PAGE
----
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aviation

Feb 11, 2013

Emirates A380 hub, right jet, right place, right time

It is reasonable, looking at the new A380 hub at Dubai, to predict that in 10 years time, Emirates will be a much stronger brand in Australia than Qantas.

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Fully operational today, the Emirates A380 hub at Dubai

The video casts, and the numbers, coming out of the Emirates A380 hub at Dubai today are dazzling.

As Emirates president Tim Clark, said on the occasion of the 20 berth A380 ‘concourse A’ facility now being fully opened, the giant airline will grow its revenue between 18-20% this financial year, ending 31 March.

Clark didn’t give away any profit guidance in his reported comments, that while no doubt also stellar, will reflect the impact of fuel costs, in a currency which is pegged to the USD.

Concourse A can simultaneously handle 20 of the 31 A380s currently in service with Emirates, all of them offering at least 489 seats, with the premium seats on the upper deck and the 399 or more economy seats on the lower deck all accessed directly from the lounges or general boarding gates.

The capacity and efficiency of the A380 hub should improve the passenger experience of Dubai airport, which can at times seem drastically overcrowded, and as Clark has hinted at times both recent and past, Dubai’s airport infrastructure is critical to its efficient use by Emirates, which has a further 59 A380s on firm order and is discussing additional orders, perhaps of larger capacity versions of the giant Airbus, to bring total orders for the type to 130 units.

Part of the answer to this problem is clearly the second more distant Dubai airport which is being built in stages to become the world’s largest aviation centre, not only taking flights by most of the other 125 or so airlines that use the current airport but large scale maintenance, overhaul and repair or MRO facilities for all comers.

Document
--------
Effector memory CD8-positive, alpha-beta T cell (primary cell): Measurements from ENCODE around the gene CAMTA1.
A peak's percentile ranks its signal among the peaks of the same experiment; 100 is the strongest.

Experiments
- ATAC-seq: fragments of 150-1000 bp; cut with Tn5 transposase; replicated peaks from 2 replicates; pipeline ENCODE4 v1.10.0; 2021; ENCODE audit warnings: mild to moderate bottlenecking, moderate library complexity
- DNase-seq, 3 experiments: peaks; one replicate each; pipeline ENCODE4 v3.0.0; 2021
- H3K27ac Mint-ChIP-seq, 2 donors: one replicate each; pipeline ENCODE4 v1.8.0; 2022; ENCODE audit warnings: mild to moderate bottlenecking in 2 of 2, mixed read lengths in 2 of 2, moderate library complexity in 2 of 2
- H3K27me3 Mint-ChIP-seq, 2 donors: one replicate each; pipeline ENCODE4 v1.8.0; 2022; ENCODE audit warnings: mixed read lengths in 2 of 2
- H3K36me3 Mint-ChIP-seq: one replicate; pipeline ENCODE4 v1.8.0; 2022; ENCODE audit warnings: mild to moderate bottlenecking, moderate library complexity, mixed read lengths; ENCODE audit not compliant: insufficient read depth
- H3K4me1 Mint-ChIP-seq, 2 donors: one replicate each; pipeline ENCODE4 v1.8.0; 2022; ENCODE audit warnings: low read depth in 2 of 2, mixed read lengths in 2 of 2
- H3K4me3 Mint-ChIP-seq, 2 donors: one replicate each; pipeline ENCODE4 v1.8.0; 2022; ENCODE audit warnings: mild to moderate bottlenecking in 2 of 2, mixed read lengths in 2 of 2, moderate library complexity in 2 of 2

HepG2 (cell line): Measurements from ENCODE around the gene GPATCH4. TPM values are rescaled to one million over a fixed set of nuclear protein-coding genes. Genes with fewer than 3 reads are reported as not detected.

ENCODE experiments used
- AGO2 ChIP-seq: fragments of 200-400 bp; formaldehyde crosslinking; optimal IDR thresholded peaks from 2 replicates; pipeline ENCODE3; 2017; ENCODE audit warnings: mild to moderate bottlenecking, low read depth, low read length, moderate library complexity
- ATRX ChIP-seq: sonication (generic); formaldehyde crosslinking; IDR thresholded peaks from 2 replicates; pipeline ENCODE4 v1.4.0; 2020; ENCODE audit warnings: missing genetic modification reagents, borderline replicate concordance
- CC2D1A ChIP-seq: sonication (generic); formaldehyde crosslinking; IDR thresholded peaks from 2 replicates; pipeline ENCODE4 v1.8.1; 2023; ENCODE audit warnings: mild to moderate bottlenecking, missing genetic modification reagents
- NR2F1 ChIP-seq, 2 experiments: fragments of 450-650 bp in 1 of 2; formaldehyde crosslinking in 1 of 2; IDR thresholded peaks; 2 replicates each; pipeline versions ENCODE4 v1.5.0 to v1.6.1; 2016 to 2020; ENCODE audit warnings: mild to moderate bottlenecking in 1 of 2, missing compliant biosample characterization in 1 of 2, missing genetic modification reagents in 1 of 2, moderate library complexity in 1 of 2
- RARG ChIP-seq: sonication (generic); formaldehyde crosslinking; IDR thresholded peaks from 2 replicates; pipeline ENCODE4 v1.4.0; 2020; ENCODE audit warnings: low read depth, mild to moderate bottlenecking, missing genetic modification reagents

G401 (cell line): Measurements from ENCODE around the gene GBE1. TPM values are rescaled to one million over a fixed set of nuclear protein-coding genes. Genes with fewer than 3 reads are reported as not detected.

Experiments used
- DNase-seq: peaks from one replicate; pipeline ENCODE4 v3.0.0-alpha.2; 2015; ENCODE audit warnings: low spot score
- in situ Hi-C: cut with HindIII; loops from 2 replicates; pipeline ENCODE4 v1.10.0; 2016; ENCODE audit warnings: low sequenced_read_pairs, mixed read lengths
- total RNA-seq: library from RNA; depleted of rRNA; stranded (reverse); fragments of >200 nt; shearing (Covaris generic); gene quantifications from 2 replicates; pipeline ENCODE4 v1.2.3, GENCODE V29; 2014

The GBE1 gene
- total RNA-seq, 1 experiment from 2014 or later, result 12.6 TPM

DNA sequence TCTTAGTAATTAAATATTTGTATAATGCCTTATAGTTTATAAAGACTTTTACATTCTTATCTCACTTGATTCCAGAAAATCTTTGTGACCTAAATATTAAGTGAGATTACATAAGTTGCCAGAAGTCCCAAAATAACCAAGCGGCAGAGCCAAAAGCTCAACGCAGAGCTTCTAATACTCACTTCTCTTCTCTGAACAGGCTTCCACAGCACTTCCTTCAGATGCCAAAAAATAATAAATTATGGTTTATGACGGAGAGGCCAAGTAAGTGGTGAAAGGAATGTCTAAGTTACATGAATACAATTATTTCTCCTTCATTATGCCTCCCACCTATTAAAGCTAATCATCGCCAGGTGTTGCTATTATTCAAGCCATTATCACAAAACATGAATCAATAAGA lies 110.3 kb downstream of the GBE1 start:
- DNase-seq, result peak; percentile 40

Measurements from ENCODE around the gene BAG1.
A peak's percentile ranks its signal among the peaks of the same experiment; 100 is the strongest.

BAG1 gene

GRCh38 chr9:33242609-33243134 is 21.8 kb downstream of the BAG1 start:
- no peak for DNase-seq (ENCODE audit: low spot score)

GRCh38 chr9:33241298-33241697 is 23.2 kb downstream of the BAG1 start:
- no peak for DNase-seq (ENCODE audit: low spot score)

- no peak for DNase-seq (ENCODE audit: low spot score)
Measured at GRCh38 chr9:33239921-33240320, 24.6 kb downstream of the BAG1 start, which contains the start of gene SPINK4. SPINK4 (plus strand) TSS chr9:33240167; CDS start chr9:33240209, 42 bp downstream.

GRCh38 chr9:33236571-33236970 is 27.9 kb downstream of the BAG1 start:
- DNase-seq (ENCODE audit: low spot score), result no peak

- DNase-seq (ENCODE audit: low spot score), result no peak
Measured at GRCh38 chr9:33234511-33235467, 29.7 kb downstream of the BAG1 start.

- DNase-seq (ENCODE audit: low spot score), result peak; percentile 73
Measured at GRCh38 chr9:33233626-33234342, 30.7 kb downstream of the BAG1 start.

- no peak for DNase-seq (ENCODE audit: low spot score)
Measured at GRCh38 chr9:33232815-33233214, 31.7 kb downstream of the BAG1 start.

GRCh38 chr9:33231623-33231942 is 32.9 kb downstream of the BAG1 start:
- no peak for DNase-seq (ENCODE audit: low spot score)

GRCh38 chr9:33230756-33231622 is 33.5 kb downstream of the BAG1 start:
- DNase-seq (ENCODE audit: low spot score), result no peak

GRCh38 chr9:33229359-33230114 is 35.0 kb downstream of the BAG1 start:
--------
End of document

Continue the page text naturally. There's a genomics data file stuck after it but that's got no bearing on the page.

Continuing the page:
Ultimately, the current airport will become something like a 99% Emirates airport, with cameo appearances by the jets of closely associated carriers, such as Qantas, which in its soon to be finalised business relationship with Emirates, will rotate its twice daily A380 services to London, one each bound to or from Sydney or Melbourne, through Concourse A from 1 April.

Emirates is not just the world’s largest operator and buyer of A380s, but Boeing 777s (most of the newest ones being -300ERs with some -200LRs). It has started it own big jet food chain, in that routes that begin as A330 or A40 services migrate upwards to the capacity of 777s, and when those hit the limits of slots available at airports like London, Paris and in due course Sydney, are in turn replaced by the biggest Airbuses.

It is from the perspective of Emirates an enormously successful business plan, as the A380s and 777s can fly non-stop between Dubai and anywhere on the planet with the right runway non-stop, but according to Clark, with the exception of Papeete in Tahiti.

Emirates does fly a small number of routes where it makes intermediate stops, for example between some Australian cities and ports in Asia, and to Auckland and Christchurch, because in each case, there is an opportunity to make money out of passengers or air freight on specific routes.

There is a massive geo-economic strategy at play in Dubai in that it has sought, so far with immense success, to make itself a global aviation and maritime hub, and attract investment in high value industries through tax free, or nearly tax free, financial arrangements.